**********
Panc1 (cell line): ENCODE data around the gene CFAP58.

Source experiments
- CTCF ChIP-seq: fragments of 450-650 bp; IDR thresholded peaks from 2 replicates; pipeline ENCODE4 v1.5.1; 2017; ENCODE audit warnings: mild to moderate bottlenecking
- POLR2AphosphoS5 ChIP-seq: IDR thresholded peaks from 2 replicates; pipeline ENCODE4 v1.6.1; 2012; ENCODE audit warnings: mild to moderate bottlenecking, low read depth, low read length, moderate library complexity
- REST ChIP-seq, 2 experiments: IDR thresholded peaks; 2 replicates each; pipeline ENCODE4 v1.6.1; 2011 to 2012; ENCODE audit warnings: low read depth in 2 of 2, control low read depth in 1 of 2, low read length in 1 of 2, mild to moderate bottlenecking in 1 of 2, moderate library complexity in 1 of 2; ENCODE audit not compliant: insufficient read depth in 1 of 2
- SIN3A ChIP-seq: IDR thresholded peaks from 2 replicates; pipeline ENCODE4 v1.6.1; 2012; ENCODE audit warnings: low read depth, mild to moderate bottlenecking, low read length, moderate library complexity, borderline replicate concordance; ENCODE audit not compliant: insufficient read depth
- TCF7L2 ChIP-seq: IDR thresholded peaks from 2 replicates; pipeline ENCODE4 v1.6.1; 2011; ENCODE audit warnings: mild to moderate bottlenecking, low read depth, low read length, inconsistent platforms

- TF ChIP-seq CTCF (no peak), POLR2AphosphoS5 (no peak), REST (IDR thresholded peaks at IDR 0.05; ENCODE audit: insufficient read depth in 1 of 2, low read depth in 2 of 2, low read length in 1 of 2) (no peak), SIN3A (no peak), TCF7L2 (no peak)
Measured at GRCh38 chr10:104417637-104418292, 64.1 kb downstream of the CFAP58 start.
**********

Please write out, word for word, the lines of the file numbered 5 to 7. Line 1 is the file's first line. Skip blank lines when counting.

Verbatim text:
- REST ChIP-seq, 2 experiments: IDR thresholded peaks; 2 replicates each; pipeline ENCODE4 v1.6.1; 2011 to 2012; ENCODE audit warnings: low read depth in 2 of 2, control low read depth in 1 of 2, low read length in 1 of 2, mild to moderate bottlenecking in 1 of 2, moderate library complexity in 1 of 2; ENCODE audit not compliant: insufficient read depth in 1 of 2
- SIN3A ChIP-seq: IDR thresholded peaks from 2 replicates; pipeline ENCODE4 v1.6.1; 2012; ENCODE audit warnings: low read depth, mild to moderate bottlenecking, low read length, moderate library complexity, borderline replicate concordance; ENCODE audit not compliant: insufficient read depth
- TCF7L2 ChIP-seq: IDR thresholded peaks from 2 replicates; pipeline ENCODE4 v1.6.1; 2011; ENCODE audit warnings: mild to moderate bottlenecking, low read depth, low read length, inconsistent platforms